Kitty Empire's lambasting of Morrissey is something that can perhaps be best explained by saying that she just does not warm to either the man or his politics, including that is his apparent support for free speech, however it would only be correct for me to point out that she also says a number of positive things about him in her review. As a younger man, Morrissey was an outspoken critic of Mrs Thatcher's radical style of free market capitalism, this being something which garnered him some popularity amongst socialists at the time. But what none of the leftists who idolised Morrissey in the 1980s were clever enough to realize, is that it wasn't just socialists who despised Thatcher and her free market capitalism, but nationalists as well.

In 2006, Morrissey said he had been interviewed by both the FBI and British intelligence officers after speaking out against the American and British governments, saying of this to a news organization: "They were trying to determine if I was a threat to the government". And during a November 2017 interview with Der Spiegel, Morrissey criticised Angela Merkel for her open borders immigration policy, saying"I like Germany to be German. I like France to be French. I think that when you try to introduce a multicultural aspect to everything, you end up with no culture. All European countries have fought for many, many years for their identity. And now it suddenly seems to be they are saying: 'Well, so what? Let's just throw it away. Anybody can do what they like to Germany. Anybody can do what they like to France'. I think that's quite sad".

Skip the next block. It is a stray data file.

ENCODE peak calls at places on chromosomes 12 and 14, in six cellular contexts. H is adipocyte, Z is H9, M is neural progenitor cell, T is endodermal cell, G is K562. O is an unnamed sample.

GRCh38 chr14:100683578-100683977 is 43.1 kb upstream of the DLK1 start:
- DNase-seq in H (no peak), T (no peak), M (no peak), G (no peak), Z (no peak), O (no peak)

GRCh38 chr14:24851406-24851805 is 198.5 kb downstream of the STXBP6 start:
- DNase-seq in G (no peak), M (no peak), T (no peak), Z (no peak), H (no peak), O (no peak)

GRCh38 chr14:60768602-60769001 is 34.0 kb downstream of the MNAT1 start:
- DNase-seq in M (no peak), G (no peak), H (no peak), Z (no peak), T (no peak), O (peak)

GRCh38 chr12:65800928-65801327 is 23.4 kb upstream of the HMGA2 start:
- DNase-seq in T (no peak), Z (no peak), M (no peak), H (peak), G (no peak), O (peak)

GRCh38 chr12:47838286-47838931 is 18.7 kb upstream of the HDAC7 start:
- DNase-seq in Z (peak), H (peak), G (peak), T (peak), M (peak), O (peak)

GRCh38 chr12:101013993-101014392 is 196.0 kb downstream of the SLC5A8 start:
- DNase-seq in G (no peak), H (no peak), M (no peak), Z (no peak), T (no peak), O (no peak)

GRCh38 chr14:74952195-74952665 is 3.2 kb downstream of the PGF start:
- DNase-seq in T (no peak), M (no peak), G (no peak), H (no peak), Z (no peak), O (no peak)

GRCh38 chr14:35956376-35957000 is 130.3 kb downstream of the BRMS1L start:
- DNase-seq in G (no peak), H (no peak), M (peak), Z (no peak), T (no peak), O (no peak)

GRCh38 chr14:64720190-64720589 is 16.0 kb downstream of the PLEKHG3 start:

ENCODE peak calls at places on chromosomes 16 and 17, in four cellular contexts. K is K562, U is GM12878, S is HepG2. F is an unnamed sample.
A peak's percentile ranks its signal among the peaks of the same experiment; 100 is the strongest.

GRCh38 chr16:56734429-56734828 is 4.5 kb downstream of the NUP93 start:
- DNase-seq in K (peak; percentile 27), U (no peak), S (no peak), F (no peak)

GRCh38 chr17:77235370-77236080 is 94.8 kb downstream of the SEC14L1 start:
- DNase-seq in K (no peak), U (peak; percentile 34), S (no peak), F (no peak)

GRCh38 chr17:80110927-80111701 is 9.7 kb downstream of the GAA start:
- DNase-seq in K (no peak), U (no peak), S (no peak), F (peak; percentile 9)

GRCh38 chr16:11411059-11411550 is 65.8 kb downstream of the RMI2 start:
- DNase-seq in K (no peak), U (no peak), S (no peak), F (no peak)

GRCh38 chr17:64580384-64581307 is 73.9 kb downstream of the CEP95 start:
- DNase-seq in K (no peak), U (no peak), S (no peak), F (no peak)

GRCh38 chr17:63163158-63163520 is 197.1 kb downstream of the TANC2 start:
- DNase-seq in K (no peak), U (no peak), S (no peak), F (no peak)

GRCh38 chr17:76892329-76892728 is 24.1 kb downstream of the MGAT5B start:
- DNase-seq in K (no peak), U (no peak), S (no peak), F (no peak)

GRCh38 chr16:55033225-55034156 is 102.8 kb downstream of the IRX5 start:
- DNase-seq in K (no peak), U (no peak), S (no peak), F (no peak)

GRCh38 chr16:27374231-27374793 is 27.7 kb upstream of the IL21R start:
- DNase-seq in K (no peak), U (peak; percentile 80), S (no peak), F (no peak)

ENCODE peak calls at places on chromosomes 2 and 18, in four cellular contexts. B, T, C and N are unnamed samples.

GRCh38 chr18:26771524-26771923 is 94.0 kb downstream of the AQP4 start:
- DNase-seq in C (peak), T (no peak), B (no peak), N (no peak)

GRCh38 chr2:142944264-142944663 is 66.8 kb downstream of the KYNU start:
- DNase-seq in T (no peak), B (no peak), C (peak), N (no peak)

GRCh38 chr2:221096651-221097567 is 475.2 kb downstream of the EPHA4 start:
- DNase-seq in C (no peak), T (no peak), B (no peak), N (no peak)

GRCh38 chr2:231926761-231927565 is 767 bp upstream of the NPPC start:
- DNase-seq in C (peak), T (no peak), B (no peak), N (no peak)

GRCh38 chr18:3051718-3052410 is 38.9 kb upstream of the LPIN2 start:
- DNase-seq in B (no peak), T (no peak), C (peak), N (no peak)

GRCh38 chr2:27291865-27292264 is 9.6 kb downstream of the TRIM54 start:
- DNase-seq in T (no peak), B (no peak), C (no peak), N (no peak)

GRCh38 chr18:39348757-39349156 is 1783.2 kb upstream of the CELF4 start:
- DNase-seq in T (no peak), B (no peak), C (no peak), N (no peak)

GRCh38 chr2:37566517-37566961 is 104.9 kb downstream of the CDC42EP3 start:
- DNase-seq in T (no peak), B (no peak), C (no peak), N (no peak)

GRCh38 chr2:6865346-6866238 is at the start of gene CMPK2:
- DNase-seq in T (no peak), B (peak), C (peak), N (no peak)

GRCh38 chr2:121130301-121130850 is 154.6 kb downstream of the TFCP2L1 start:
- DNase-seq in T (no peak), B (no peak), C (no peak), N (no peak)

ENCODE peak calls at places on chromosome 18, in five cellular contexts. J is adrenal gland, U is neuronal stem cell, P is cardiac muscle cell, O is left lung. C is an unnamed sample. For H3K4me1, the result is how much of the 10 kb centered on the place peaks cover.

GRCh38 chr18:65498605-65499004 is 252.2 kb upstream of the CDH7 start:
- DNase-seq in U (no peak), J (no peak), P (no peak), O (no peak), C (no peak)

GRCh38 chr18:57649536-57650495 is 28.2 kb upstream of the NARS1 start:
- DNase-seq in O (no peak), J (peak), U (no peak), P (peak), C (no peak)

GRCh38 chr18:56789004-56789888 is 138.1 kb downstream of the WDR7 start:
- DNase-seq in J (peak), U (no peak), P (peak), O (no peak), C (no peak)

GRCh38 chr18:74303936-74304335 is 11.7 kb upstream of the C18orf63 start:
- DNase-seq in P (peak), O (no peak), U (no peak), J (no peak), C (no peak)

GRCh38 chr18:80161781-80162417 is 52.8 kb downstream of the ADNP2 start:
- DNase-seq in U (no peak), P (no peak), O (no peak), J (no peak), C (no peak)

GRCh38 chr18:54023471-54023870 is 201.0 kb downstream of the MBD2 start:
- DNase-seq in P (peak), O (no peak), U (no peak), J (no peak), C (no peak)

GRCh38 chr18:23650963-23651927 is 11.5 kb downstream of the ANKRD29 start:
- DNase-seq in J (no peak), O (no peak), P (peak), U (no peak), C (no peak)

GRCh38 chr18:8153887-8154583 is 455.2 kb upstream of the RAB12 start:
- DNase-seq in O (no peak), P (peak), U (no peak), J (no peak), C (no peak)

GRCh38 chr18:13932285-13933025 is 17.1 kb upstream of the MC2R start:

Brave stuff, eh? The chattering classes can think what they like of Morrissey, for he is not one of them. Morrissey is working class, he's white, he's anti-liberal, he's interested in animal welfare issues and, we can assume, opposes ritual slaughter, he's a supporter of free speech, he ain't no fan of multiculturalism … and I just love it how he pisses off the likes of Kitty Empire. I might well be dead by the time that Steven Patrick Morrissey's MI5 file is declassified. I am quite certain there is one. And for an artist to get their name on an MI5 file, well that is an achievement he can rightly be proud of.

Special thanks go to a 'political colleague' of mine who alerted me to the existence of the Morrissey review and who at the same time provided a number of helpful pointers for the writing of this article.

Copyright © Christopher Goff
Tag: Music
Uploaded: 11 March, 2018.